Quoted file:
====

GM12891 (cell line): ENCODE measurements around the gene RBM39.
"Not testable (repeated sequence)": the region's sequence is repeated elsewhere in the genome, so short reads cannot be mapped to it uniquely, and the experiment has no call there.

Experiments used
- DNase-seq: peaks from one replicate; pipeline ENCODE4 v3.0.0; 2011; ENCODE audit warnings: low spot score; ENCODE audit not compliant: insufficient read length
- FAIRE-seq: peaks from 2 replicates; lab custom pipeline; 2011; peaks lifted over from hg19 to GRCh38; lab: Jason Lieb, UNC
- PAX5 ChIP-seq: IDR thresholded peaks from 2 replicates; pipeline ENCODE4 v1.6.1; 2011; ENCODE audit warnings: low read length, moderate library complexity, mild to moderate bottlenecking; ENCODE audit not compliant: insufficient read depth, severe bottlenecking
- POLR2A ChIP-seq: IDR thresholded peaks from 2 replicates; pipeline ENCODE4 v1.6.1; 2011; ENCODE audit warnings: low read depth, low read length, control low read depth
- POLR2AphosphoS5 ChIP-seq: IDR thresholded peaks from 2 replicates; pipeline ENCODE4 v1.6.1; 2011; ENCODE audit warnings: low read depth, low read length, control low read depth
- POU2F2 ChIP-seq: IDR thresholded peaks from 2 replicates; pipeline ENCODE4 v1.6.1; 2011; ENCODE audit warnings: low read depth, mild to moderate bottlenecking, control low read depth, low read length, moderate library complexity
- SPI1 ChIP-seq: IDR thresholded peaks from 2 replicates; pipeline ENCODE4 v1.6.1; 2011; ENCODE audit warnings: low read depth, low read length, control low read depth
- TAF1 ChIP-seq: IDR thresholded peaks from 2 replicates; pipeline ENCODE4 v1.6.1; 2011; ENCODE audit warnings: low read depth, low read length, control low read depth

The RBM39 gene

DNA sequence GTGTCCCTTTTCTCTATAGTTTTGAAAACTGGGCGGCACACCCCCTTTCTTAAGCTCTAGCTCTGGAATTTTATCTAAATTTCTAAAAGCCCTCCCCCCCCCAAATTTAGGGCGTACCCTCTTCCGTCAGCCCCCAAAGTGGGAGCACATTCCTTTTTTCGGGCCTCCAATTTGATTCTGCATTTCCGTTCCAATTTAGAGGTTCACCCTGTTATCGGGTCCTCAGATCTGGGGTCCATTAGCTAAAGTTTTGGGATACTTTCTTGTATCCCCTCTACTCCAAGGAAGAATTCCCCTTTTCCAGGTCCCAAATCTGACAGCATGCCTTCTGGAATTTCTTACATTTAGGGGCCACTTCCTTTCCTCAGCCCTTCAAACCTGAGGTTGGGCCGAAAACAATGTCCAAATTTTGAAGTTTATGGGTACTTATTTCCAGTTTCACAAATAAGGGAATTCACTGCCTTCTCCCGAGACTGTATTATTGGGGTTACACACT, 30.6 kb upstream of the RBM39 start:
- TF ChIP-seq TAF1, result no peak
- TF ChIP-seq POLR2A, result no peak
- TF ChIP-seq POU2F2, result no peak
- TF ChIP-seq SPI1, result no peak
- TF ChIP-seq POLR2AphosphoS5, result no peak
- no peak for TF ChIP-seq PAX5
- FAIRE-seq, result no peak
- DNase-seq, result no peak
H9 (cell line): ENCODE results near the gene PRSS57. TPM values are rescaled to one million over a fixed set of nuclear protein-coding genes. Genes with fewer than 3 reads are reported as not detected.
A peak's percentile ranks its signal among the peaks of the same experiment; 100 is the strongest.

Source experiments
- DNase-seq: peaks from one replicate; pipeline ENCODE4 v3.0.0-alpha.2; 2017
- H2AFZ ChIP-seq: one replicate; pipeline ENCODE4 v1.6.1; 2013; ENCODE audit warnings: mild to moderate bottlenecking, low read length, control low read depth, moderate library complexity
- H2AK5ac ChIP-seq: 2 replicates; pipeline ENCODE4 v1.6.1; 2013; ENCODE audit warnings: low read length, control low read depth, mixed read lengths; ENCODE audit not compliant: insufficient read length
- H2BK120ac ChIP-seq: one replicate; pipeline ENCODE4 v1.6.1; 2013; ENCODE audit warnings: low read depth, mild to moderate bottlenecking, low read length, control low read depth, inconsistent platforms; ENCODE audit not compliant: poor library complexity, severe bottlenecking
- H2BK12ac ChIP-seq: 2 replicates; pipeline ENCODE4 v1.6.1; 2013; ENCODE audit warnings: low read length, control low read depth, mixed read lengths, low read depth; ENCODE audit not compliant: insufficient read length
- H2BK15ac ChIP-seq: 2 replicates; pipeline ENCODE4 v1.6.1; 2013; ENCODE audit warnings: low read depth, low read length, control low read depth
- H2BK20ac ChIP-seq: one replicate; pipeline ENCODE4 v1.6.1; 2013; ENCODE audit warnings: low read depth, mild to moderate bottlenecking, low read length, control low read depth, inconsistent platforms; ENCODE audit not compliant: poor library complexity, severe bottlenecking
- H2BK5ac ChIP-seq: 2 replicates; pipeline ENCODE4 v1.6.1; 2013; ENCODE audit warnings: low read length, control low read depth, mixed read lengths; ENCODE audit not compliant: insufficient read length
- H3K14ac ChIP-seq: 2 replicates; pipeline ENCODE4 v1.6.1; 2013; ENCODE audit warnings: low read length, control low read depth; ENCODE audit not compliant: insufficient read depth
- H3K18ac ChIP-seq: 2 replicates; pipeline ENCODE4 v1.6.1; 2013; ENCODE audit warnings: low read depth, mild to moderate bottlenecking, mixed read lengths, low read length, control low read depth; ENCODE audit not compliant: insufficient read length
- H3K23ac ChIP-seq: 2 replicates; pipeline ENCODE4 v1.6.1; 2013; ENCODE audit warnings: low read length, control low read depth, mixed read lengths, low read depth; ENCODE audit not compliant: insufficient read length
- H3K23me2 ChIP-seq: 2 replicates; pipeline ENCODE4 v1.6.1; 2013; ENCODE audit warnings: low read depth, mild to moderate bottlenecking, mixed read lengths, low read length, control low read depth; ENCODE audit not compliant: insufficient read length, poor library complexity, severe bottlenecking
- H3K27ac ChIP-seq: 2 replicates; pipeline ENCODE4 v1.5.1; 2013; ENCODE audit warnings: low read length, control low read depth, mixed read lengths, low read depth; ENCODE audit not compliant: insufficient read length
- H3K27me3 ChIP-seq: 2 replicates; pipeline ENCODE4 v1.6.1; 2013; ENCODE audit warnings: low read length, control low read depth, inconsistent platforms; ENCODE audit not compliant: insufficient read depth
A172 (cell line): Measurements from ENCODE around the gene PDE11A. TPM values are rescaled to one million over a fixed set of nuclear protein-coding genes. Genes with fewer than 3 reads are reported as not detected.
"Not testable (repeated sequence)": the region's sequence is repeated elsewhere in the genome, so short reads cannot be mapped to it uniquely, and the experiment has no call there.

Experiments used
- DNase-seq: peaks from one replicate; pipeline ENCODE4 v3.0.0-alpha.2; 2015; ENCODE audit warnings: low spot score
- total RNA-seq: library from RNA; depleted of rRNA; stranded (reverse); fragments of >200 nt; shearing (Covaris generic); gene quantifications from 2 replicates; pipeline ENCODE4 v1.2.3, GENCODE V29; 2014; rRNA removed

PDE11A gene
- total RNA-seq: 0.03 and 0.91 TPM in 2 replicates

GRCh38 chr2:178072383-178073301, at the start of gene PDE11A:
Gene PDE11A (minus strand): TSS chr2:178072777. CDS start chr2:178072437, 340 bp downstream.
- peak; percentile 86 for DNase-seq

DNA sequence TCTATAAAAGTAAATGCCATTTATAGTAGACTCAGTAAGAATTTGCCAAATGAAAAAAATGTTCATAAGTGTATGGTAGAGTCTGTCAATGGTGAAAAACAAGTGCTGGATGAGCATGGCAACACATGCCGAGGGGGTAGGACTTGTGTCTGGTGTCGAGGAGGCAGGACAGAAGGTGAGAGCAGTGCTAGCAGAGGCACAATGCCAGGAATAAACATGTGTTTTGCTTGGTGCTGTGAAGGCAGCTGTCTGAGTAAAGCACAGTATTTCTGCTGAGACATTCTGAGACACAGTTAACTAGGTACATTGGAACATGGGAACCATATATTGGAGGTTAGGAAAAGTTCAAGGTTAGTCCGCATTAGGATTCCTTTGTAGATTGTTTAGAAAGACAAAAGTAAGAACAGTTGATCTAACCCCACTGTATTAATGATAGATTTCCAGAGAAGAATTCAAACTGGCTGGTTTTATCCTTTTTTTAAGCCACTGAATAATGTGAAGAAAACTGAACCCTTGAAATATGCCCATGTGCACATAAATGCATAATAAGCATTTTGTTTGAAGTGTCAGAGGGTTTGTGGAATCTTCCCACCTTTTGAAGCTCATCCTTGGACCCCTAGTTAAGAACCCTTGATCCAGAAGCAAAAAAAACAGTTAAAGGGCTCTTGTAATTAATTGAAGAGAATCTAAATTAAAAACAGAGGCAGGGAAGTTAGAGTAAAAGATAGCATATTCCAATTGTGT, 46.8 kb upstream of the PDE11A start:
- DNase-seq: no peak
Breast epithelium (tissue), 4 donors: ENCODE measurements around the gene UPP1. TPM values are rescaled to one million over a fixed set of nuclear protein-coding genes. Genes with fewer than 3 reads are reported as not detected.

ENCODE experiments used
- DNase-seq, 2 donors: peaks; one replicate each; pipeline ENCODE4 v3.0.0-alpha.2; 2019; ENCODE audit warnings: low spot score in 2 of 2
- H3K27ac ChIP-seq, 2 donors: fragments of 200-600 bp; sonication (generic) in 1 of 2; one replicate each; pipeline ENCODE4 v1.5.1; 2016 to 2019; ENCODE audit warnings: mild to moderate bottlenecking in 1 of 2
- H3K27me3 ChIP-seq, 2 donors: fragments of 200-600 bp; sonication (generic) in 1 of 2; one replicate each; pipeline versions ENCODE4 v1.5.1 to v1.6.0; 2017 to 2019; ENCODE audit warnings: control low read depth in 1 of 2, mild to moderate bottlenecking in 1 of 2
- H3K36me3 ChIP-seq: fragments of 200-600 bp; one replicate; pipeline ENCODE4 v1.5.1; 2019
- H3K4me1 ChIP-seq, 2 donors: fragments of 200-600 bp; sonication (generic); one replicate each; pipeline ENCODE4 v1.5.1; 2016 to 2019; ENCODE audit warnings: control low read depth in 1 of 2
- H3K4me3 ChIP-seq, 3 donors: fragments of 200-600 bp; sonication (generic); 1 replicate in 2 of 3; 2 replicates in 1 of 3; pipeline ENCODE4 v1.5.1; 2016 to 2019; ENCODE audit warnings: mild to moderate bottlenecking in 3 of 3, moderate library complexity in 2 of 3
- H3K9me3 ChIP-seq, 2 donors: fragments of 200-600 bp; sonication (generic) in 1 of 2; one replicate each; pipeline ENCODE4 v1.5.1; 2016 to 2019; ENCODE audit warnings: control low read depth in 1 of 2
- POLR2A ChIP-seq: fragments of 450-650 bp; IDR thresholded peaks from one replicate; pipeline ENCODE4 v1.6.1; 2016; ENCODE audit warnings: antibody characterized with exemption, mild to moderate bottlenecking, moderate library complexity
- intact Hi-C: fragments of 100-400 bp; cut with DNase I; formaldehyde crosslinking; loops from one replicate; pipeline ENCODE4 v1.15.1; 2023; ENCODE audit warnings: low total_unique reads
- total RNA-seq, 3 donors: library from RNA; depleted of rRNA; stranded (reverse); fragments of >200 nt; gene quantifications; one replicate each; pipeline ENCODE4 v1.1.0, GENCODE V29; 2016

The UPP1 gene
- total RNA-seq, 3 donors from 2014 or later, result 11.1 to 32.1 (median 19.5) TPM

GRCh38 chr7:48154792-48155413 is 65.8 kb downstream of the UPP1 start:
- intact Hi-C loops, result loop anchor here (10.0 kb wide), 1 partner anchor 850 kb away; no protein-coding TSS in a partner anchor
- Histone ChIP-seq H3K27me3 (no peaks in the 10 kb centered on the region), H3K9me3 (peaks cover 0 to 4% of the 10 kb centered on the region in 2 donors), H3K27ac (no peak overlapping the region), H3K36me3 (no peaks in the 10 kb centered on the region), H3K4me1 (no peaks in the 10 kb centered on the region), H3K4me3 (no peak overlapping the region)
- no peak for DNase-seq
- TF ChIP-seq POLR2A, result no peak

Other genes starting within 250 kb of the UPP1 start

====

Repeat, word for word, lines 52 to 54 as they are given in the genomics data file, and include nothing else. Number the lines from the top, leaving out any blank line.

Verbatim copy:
ENCODE experiments used
- DNase-seq, 2 donors: peaks; one replicate each; pipeline ENCODE4 v3.0.0-alpha.2; 2019; ENCODE audit warnings: low spot score in 2 of 2
- H3K27ac ChIP-seq, 2 donors: fragments of 200-600 bp; sonication (generic) in 1 of 2; one replicate each; pipeline ENCODE4 v1.5.1; 2016 to 2019; ENCODE audit warnings: mild to moderate bottlenecking in 1 of 2